There's no mobile phone coverage or reliable internet on the island so switch off and chill out (and leave your iPad at home). Two-night minimum stay.

Children

Lizard Island is very much a couple’s retreat, but kids over 12 are welcome.

Food & Drink

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Hotel Restaurant

Osprey’s – named in honour of the birds nesting on the tiny island that are visible from the restaurant – serves Modern Australian dishes with a seafood bias and a barbecue every Friday. It’s set in an open semi-circular building, with lacquered hardwood flooring, comfy wicker chairs, chunky granite tables and gasp-inducing views.

Hotel Bar

Guests sip champagne and swap stories at the restaurant's L-shaped marble bar. Cocktail nights are held every Thursday in the gazebo.

Last orders

Osprey’s cooks its last dishes at around 9.30pm, and the bar closes at midnight.

Room service

Not available as the resort is so spread out, but request a free picnic hamper if you fancy a beach outing.

Smith Insider

Dress code

Gucci sandals (the boardwalks eat heels), flowy sarongs, big sunglasses and even bigger hats.

Top table

Tables 9 and 10 are the top spots for admiring the view by day, but once the sun goes down there’s no view to speak, so any table will do. Although the resort doesn’t do reservations, staff may make an exception if you've a proposal in mind.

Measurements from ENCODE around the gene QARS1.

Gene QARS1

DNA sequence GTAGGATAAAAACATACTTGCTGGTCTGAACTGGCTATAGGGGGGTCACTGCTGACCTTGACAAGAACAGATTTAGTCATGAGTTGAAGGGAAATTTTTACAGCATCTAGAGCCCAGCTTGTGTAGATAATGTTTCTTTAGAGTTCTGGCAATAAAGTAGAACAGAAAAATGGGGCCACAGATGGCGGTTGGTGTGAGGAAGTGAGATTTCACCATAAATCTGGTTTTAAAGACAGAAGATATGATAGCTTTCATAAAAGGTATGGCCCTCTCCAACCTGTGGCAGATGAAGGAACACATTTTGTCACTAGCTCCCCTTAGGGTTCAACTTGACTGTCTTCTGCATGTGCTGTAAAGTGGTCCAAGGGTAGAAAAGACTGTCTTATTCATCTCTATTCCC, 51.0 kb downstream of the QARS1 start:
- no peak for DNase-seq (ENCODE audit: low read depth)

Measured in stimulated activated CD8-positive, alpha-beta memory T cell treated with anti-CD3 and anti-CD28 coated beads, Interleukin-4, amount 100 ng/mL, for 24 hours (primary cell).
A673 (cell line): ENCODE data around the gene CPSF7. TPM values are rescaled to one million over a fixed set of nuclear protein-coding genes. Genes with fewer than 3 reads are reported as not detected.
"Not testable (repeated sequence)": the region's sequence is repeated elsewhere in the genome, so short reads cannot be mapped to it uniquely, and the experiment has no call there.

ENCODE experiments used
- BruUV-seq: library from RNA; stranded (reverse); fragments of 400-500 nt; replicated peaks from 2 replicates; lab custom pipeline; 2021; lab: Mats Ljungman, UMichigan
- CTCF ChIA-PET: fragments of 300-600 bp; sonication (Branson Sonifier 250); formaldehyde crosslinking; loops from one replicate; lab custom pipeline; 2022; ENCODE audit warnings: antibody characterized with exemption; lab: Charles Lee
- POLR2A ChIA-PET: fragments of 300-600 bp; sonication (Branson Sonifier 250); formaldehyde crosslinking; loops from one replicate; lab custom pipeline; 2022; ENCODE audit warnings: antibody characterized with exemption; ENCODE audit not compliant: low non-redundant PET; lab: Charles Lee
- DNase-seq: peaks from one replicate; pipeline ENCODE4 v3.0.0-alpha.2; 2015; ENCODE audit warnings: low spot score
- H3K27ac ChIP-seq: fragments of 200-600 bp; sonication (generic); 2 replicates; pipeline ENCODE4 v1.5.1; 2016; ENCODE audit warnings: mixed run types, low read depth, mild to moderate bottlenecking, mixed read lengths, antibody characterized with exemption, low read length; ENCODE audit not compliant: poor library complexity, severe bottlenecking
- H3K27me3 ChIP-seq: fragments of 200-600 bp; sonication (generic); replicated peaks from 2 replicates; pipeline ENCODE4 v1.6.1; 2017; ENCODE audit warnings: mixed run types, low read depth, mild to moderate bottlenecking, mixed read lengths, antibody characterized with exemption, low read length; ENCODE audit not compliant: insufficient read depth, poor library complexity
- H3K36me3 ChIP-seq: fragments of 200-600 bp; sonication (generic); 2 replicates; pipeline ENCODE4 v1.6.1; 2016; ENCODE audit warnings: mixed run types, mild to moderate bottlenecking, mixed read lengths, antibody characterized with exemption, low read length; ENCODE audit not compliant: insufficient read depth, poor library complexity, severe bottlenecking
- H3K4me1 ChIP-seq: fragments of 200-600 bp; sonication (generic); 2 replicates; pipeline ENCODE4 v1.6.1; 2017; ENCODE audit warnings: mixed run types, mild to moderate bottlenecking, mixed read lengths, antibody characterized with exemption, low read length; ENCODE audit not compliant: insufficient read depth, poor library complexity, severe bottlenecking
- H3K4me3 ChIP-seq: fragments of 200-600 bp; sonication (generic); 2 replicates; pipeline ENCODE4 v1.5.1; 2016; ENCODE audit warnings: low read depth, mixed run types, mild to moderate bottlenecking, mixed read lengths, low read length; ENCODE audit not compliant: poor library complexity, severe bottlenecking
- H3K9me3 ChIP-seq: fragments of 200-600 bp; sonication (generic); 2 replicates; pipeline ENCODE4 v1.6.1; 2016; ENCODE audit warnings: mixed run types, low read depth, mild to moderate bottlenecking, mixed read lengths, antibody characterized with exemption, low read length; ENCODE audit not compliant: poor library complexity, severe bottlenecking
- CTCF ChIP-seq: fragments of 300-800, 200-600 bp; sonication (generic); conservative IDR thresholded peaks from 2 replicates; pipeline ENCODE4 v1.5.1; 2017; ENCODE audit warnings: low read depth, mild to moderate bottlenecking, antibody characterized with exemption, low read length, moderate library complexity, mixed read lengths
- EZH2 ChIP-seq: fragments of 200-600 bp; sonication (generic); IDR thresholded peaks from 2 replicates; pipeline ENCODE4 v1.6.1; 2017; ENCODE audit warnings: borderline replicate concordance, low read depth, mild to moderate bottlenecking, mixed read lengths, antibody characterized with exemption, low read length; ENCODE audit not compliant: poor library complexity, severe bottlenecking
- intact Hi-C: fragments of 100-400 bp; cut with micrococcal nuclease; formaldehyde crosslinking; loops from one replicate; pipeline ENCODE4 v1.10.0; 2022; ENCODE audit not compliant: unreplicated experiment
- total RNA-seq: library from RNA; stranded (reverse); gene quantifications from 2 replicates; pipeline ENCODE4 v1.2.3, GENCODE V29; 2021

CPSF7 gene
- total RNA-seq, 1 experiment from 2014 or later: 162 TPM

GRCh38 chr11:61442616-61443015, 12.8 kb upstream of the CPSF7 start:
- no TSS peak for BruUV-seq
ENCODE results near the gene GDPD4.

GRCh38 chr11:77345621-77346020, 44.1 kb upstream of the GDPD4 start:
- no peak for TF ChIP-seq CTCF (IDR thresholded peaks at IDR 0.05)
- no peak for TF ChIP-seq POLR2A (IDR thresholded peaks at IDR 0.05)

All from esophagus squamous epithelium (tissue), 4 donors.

Local Guide

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Eat, drink, see, do: local favourites and more…

Local restaurants

Osprey's is the only dining option on the island – there's nothing by way of civilisation except the resort and the research station. Not that that's a bad thing, given that all meals are included and the five-course tasting menu will fulfil all fine-dining requirements.

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Rugged island Eden

Lizard Island

The Great Barrier Reef, The Great Barrier Reef, Queensland, Australia

Lizard Island is Australia's northernmost island resort. 240km north of Cairns and 27km off the coast of Queensland, the resort is set amidst 1,000 hectares of land and marine National Park, covering 24 sugar-white sandy beaches and one topaz hued lagoon.

Planes

Cairns Airport (www.cairnsairport.com) services international and domestic carriers, with regular flights from major Australian cities, as well as direct flights from Singapore, Hong Kong, Tokyo, and Auckland. Check out Qantas (www.qantas.com.au; 13 13 13), Jetstar (www.jetstar.com; 131 538), Virgin Australia (www.virginaustralia.com; 13 67 89), Air New Zealand (www.airnewzealand.com.au; 13 24 76), and Cathay Pacific (www.cathaypacific.com/au) for flights to Cairns. From Cairns you will have to take a transfer with Hinterland Aviation (www.hinterlandaviation.com.au; 07 4035 9323) to Lizard Island.

Trains

Queensland Rail (www.qr.com.au; 13 16 17) offers two Tilt trains and three Sunlander departures from Brisbane to Cairns weekly. You will then need to fly from Cairns to Lizard Island.